(The following statement was released by the rating agency)
HONG KONG, April 11 (Fitch) Fitch Ratings has affirmed India’s Long-Term Foreign and Local Currency Issuer Default Ratings (IDRs) at ‘BBB-'. The issue ratings on India’s senior unsecured foreign and local currency bonds are also affirmed at ‘BBB-'. The Outlooks on the Long-Term IDRs are Stable. The Country Ceiling is affirmed at ‘BBB-’ and the Short-Term Foreign Currency IDR at ‘F3’.
The affirmation of India’s sovereign ratings reflects the following factors:
- India’s sovereign ratings benefit from relatively high real GDP growth: the five-year average is 6.7%, compared with the median of 3.2% for peers in the ‘BBB’ rating category (sovereigns rated ‘BBB-', ‘BBB’ and ‘BBB+'). However, the Indian economy has lost much of its dynamism in recent years and the average is coming down. Fitch forecasts real GDP growth to rise from 4.7% in FY14 (financial year ending on 31 March 2014) to 5.5% in FY15 and 6.0% in FY16.
- The course of the Indian economy is uncertain in light of the on-going parliamentary elections, with the results due to be announced on 16 May 2014. Once the next coalition starts implementing its economic policies, it will become clearer whether the economy can return to a higher sustainable growth path or whether it remains stuck at current levels. A policy push that includes structural and governance reforms, fiscal consolidation and efforts to rein in inflationary pressures would likely require a coherent coalition with a strong electoral mandate.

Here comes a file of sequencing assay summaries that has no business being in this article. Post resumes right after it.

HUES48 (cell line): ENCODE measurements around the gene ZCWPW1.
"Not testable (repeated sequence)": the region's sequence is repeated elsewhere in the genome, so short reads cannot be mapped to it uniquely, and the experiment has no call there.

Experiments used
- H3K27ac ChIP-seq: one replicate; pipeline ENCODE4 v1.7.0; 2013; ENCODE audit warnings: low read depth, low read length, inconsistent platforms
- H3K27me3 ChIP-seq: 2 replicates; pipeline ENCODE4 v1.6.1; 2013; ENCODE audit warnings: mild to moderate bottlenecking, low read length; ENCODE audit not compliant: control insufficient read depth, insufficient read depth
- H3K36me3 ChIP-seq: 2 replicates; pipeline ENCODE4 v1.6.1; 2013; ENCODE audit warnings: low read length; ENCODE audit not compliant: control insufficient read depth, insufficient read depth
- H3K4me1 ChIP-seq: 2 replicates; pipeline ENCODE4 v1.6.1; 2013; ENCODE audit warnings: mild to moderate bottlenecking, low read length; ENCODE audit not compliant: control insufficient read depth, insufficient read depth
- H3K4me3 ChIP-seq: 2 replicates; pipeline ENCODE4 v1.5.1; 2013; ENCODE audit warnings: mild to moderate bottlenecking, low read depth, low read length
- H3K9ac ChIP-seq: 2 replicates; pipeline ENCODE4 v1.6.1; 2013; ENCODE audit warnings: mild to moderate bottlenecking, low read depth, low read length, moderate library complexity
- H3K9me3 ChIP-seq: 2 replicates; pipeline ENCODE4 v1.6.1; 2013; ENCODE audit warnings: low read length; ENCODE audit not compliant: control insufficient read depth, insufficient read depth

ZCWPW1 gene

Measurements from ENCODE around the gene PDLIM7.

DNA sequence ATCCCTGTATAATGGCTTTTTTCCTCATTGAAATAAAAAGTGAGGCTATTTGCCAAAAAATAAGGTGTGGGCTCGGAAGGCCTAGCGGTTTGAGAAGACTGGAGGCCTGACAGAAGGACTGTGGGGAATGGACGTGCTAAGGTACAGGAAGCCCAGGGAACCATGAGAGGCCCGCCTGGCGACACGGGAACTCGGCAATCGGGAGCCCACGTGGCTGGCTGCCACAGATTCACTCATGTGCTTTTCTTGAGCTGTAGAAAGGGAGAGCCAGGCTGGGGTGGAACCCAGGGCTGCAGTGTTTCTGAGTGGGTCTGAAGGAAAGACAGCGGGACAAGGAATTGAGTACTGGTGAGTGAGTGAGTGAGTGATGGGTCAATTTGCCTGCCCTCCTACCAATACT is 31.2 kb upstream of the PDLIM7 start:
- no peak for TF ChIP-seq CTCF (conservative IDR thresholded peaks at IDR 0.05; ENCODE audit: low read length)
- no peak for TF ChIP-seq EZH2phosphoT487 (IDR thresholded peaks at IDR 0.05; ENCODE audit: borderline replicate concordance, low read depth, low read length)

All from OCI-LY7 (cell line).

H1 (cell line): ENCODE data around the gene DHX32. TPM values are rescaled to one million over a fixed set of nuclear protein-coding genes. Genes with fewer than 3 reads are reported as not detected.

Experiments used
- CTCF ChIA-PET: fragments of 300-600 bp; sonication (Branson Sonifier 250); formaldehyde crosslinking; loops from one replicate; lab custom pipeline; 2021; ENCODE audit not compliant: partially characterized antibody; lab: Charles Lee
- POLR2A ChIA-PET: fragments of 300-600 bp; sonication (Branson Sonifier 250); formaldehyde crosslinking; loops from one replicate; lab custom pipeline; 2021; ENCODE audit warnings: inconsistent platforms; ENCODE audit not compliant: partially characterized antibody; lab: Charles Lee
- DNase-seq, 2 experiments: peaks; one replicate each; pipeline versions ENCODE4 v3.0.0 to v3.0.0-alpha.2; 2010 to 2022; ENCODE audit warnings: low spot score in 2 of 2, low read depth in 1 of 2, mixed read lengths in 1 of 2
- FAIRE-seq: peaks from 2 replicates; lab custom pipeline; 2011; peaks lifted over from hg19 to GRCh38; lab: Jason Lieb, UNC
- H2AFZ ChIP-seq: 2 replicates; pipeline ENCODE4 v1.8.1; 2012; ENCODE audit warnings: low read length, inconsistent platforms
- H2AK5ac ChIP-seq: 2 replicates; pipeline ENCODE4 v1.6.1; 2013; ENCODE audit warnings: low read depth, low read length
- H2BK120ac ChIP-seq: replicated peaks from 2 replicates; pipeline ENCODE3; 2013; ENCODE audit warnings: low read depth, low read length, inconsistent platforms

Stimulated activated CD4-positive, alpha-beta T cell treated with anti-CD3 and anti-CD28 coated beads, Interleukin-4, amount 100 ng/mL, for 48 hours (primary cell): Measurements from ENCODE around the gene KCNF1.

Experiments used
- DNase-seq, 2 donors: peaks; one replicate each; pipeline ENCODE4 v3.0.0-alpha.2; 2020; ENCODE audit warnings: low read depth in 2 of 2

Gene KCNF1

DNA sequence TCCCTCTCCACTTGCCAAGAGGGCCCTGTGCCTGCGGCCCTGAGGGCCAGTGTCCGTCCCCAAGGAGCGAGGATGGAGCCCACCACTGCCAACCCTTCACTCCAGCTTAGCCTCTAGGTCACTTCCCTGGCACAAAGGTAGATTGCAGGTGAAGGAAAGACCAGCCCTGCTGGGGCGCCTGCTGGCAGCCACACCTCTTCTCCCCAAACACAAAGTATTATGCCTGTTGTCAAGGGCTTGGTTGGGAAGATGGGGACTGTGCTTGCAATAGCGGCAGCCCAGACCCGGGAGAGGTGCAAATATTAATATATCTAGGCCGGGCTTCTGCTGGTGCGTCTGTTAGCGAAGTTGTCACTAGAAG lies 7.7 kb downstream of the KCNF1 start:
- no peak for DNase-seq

- Fiscal consolidation remains critical to the rating, as both the general government budget deficit of the Centre and the States combined (7.3% of GDP) and the gross general government debt (64.7%) are much higher than ‘BBB’ category medians (respectively -2.5% of GDP and 40.0% of GDP). The central government seems to have met its budget deficit target of 4.8% of GDP (including privatization receipts) for FY14, despite the looming elections. But this was only achieved through substantial one-off measures, such as special dividends by state companies, and deferral of bill payments and capital expenditure, which raise questions about the feasibility of a fiscal consolidation process over the long run. Credibility of the government’s fiscal policy would be strengthened through the implementation of a clear strategy to reach the Fiscal Responsibility and Budget Management Act’s consolidation path towards a general government deficit of 3% of GDP by FY17.